Ten reasons to run the Tim Kennard River Run 10 Miler or 5K on March 24

Members of the Eastern Shore Running Club gather for a photo before the 2018 Tim Kennard River Run 10 Miler.

I always look forward to Tim Kennard River Run weekend. On the Saturday, I set up an Eastern Shore Running Club table at the packet pickup, and then on the Sunday — race day — I take part in the 10-mile run.

This year will be my ninth year participating in the race. I’ve run the 10-miler seven times and the 5K once. I’ve also recently joined the Tim Kennard race committee and have attended the last few meetings. I received an entry for the race through the Eastern Shore Running Club’s sponsorship of the event.

The 16th annual Tim Kennard River Run is Sunday, March 24, at 8:30 a.m. The race starts and ends at Salisbury University, going through nearby neighborhoods and downtown Salisbury.

Since I’ve been attending the meetings, I do have some info that not everyone might know about yet. So, here are 10 reasons you should come out for the race this year! The below reasons aren’t in any particular order.

Here’s the time I’m looking to beat this year!
  1. The community. There is always a great feeling of community at the Tim Kennard River Run each year. It’s one of the first big races of the year, and it’s a chance to connect with running friends and test your speed out on the course.
  2. The course. I love the Tim Kennard River Run course. Ten-mile runners start and end at Salisbury University — my alma mater — and run through pretty neighborhoods, along the Wicomico River, into downtown Salisbury and back to SU. It’s also a flat course. If you’re from Salisbury, you may notice a few hills, but those are nothing compared to the hilly RRCA Club Challenge in Columbia, Maryland, for example. The 10-mile and 5K courses are both certified courses, which means you don’t have to worry about whether you really logged the full distance. There are also not many 10-milers in this area, so it’s a good opportunity to run a different sort of distance.
  3. On-course music. There are going to be numerous people playing music from speakers along the course. Hopefully, that will help keep you pumped up!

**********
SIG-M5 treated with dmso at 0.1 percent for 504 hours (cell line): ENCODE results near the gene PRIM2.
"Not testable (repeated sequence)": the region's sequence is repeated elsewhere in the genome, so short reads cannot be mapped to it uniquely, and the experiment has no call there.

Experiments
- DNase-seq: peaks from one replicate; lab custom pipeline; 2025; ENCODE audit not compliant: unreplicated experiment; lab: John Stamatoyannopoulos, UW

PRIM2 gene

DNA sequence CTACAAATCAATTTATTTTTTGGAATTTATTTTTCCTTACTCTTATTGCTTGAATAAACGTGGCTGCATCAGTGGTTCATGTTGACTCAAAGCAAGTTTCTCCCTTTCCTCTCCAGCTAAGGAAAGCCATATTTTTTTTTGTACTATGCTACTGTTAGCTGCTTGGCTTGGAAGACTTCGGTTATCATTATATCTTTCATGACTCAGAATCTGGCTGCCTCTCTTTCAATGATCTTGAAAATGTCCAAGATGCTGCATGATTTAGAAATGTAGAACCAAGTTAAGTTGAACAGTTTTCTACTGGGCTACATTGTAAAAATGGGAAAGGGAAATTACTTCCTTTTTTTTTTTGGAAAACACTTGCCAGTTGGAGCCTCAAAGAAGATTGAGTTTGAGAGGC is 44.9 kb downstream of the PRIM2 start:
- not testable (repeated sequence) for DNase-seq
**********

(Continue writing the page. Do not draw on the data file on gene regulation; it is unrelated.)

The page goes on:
4. The cause. I never got to meet Tim Kennard — I was just 13 when the race started and didn’t live in the Salisbury area before he passed away from cancer — but this race benefits children and animals, as he wanted. Proceeds go to Coastal Hospice to help grieving children, Horizons Salisbury to benefit kids in need of educational support and Coalition of Caring, to help animals.
  5. The food. If you know me or are a regular reader of this blog, you know I’m a fan of the post-race food. In addition to race staples such as bagels and bananas, the spread will include egg salad sandwiches, chicken salad sandwiches, various chilis (one of which is vegetarian), chicken and dumplings, soups, and more. This year, runners are also invited to head over to Hopper’s across the street to continue the fun. Beer will be served over there starting at 10 a.m. (not included in race entry, but still sounds fun to me).
  6. The shirts. This run always gives out a high-quality shirt, but this year, the women’s shirt is pink! I saw the color today, and it’s a neon pink color — a fun color, and also great for being seen. The men’s shirts are black.
  7. The awards. I always strive to win an award in my age group at the Tim Kennard River Run. I’ve been successful most of the years — it all depends on who comes out, as the year I ran my personal record in the 10-miler, I didn’t win anything. This year, the age group awards are medals. But if you’re really, really fast, you have the chance to win cash. There are cash prizes for the top three men and women in the 10-miler ($200, $150 and $100, respectively), the top three men and women in the 5K ($150, $100 and $50, respectively), the first male and female master (40+; $50) and the first male and female master of masters (60+; $50).
  8. Bring your dog. I don’t have a dog, and unfortunately for me, I don’t think my cats are itching to join the Eastern Shore Running Club. However, if you have a well-behaved dog, run with him or her on the course. Take your dog to Hopper’s starting at 7:30 a.m. race morning.
  9. Bring your kids. I also don’t have kids, but I do support kids being involved in running. I help out with Girls on the Run at the YMCA and think it’s awesome to see children engaged in positive activities like running. Rob’s Run for Kids takes place the day before the Tim Kennard River Run — Saturday, March 23 — outside the Evolution Craft Brewing Co. Public House. It’s a free event for kids ages 2-10, with different distances ranging from 50 yards for the youngest kids to a half-mile for 9- and 10-year-olds. It starts at 2 p.m. Donations to the Live Life Like Rob Foundation are accepted. Learn more at the Facebook event.
  10. The weather. Before we go forward, let’s collectively knock on wood here, but the weather for Sunday is looking beautiful. The weather could change by next weekend, but on the weather app on my phone, Sunday’s weather is currently showing up as partly cloudy with a high of 62 and a low of 46. Hello shorts and a short-sleeve shirt! I actually wore shorts and a short-sleeve shirt last year in the 30s as well, but this will be more pleasant.
Here I am running in the 2017 Tim Kennard River Run.

As part of the committee, I’ve also revived our Twitter and Instagram accounts, so follow each of those at @tkriverrun. We also have an active Facebook page run by fellow committee member Marie — give that a like here.

Want to register for the race? Visit www.TimKennard.org.

Here are my past recaps of the Tim Kennard River Run:

Like She Runs by the Seashore on Facebook here.

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